Budget battle: Both sides dig in

The partial government shutdown marks its first week today.


Appearing on Sunday news talk shows, House Speaker John Boehner and Sen. Ted Cruz, R-Texas, leader of tea party forces in Congress, showed no sign of retreat, saying there will be no settlement without significant concessions from President Barack Obama and the Democrats. Leading Democrats, also appearing on TV, gave no ground. Treasury Secretary Jack Lew called the Republican position “irresponsible and reckless,” and Sen. Charles Schumer of New York said he believes that sooner or later, Boehner will “have to back off.”


There is renewed concern that the two sides will not only fail to reach an agreement on a short-term funding bill ending the shutdown, but that they will also miss a mid-October deadline to raise the federal debt ceiling, resulting in a default on the government’s obligations. Democrats and moderate Republicans warn that a default — the first in U.S. history — could lead to economic chaos,. But Cruz said he believes that winning budget-cutting concessions and measures to “mitigate the harm from Obamacare” should be the top priority.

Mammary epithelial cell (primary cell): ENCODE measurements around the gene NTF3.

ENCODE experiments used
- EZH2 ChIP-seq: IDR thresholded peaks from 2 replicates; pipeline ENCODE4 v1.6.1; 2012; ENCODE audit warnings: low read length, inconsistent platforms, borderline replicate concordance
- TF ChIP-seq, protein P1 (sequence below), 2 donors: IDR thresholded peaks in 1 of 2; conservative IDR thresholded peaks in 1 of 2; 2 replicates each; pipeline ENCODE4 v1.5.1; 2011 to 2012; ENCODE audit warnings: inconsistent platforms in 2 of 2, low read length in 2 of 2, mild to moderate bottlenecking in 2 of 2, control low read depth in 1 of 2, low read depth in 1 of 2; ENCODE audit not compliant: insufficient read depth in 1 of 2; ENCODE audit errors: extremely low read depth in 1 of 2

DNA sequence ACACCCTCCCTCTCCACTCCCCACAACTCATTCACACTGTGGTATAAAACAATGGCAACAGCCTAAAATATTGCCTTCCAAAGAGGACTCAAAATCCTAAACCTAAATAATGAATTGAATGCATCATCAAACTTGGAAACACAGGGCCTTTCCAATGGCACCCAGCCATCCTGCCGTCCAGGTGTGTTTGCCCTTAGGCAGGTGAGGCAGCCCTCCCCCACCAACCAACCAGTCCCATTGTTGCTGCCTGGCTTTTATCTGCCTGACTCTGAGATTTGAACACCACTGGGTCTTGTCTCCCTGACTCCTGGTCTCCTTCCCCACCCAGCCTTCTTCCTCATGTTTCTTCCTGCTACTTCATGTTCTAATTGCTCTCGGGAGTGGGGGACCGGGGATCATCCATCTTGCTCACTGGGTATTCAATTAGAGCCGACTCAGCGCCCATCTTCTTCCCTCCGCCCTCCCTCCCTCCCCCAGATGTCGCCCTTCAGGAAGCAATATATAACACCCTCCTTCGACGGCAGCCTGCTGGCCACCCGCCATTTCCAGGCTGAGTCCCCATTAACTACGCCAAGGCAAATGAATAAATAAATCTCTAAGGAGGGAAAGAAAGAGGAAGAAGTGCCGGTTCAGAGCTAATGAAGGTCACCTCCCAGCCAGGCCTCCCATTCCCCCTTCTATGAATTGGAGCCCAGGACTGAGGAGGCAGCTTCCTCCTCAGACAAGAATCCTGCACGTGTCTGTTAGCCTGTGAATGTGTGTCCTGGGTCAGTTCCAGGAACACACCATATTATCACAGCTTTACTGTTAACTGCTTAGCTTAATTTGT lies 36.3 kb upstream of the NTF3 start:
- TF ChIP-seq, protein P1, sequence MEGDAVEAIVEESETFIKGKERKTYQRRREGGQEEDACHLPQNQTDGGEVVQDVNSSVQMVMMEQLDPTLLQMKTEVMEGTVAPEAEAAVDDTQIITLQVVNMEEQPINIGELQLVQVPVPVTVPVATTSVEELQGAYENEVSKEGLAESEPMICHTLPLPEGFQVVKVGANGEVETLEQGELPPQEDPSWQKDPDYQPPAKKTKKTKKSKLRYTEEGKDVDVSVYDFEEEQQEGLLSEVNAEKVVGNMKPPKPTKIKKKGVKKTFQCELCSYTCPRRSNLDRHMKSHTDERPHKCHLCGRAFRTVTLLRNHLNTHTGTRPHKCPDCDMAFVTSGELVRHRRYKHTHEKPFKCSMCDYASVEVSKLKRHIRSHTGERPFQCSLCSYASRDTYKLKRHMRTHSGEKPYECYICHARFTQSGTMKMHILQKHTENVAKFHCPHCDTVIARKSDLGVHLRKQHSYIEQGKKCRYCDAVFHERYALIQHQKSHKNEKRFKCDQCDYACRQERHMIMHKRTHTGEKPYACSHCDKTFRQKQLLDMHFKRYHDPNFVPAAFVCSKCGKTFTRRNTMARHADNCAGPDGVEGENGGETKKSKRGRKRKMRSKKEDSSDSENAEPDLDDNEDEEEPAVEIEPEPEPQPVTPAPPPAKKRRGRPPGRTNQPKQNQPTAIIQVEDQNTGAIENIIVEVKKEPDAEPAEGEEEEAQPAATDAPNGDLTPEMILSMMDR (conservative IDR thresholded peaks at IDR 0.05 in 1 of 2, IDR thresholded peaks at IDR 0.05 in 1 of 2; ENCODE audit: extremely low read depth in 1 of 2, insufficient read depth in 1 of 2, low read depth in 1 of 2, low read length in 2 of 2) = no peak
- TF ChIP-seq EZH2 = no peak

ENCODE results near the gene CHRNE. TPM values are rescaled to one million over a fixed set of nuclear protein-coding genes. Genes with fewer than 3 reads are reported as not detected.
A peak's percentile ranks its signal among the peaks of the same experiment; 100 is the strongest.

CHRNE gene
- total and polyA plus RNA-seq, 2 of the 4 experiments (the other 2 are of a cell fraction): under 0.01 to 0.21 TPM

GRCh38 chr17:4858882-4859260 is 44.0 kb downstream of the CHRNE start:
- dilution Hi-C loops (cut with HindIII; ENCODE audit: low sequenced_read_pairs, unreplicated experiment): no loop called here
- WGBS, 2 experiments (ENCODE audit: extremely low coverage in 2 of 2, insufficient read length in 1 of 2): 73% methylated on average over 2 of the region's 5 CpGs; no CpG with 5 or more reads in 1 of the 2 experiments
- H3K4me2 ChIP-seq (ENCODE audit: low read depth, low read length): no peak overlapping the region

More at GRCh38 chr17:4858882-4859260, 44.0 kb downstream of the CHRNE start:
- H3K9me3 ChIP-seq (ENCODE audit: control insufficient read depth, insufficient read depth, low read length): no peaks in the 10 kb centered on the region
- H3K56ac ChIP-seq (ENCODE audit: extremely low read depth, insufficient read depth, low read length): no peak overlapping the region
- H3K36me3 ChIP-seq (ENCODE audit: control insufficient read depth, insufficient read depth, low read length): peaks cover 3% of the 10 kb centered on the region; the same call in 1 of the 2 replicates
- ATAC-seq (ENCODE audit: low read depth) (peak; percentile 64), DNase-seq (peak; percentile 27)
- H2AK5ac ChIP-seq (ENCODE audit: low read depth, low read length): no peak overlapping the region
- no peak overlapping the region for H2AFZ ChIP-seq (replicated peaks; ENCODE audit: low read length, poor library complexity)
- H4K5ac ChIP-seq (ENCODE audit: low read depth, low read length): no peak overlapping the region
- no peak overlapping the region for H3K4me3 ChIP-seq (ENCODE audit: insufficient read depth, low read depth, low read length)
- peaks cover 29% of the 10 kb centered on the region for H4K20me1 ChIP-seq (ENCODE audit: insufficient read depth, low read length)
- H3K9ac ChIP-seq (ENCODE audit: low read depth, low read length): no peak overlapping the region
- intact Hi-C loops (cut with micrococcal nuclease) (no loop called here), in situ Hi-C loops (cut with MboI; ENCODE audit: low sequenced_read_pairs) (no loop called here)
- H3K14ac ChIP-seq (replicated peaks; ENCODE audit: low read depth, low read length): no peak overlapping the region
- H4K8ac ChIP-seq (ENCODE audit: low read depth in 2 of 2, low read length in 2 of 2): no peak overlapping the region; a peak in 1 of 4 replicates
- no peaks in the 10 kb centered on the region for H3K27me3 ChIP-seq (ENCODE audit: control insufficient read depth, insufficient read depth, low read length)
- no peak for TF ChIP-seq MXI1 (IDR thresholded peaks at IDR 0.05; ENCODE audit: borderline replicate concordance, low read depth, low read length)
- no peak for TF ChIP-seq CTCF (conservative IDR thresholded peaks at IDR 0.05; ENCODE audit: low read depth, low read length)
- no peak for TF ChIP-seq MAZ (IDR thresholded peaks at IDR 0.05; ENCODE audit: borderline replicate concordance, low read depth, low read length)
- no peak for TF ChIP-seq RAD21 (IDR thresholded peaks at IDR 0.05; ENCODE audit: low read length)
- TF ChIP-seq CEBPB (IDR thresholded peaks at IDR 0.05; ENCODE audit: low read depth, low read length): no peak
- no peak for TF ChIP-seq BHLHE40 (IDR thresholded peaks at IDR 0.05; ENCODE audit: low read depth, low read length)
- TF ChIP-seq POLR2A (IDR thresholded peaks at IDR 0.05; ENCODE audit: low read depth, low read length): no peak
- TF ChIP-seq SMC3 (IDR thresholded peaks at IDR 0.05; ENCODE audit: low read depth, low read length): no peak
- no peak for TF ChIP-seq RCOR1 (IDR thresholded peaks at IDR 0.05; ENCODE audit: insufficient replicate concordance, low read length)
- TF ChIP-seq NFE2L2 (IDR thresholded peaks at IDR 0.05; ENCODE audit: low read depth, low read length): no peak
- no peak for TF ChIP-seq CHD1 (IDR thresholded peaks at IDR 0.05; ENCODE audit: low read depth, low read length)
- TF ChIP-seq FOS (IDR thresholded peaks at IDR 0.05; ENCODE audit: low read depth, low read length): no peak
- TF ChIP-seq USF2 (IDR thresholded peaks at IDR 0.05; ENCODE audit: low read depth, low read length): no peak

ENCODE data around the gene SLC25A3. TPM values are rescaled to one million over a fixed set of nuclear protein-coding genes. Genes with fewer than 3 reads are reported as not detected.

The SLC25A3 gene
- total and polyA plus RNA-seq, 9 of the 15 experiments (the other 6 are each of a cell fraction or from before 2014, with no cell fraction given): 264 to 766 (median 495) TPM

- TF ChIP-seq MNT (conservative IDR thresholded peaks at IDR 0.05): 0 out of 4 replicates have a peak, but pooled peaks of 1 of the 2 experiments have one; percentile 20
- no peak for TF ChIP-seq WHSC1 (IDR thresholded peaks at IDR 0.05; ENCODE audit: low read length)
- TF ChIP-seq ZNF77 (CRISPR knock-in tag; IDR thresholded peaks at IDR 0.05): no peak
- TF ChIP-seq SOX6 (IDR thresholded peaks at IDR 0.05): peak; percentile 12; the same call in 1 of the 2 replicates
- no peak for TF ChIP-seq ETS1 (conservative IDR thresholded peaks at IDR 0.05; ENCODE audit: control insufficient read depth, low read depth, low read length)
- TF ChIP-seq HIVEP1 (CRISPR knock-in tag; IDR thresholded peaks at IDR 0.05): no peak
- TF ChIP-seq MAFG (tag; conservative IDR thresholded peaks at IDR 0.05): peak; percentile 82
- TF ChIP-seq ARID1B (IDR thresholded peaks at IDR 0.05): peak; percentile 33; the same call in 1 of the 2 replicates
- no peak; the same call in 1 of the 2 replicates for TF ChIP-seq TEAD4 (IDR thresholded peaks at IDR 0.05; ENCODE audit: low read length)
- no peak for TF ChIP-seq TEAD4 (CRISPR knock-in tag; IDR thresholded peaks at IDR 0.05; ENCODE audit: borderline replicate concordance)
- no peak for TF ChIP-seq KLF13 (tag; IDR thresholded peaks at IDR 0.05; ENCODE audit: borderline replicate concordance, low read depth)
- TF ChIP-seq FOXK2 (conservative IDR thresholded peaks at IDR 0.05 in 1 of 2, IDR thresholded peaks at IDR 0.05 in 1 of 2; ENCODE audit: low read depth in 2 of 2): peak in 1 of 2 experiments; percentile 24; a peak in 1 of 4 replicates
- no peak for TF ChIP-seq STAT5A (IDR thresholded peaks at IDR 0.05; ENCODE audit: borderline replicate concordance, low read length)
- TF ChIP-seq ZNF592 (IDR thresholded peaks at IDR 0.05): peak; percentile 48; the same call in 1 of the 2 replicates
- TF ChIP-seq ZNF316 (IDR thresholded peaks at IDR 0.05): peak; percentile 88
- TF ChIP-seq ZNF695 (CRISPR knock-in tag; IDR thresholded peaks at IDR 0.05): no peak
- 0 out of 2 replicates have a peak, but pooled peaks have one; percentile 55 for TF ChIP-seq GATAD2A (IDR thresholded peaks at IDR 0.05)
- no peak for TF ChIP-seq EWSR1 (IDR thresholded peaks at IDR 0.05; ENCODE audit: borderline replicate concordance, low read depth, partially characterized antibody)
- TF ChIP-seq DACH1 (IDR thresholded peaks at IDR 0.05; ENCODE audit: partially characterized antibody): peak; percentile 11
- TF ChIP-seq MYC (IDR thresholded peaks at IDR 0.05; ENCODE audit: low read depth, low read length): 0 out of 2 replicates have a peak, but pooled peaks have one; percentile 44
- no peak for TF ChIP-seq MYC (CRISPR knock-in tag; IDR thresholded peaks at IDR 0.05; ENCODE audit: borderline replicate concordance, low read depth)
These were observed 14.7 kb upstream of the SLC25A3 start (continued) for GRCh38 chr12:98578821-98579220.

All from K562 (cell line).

Both sides are launching a TV and radio-ad driven messaging war in an effort to sway public opinion. Amid the uncompromising rhetoric, it seems unlikely either the Republicans or Democrats will simply give in, handing the other side a victory. It may still be possible to find some kind of face-saving middle ground, with both sides making largely symbolic concessions. But it could take a dramatic reminder of the risks of inaction — such as a stock market plunge on fears of a default — to force renewed negotiations.

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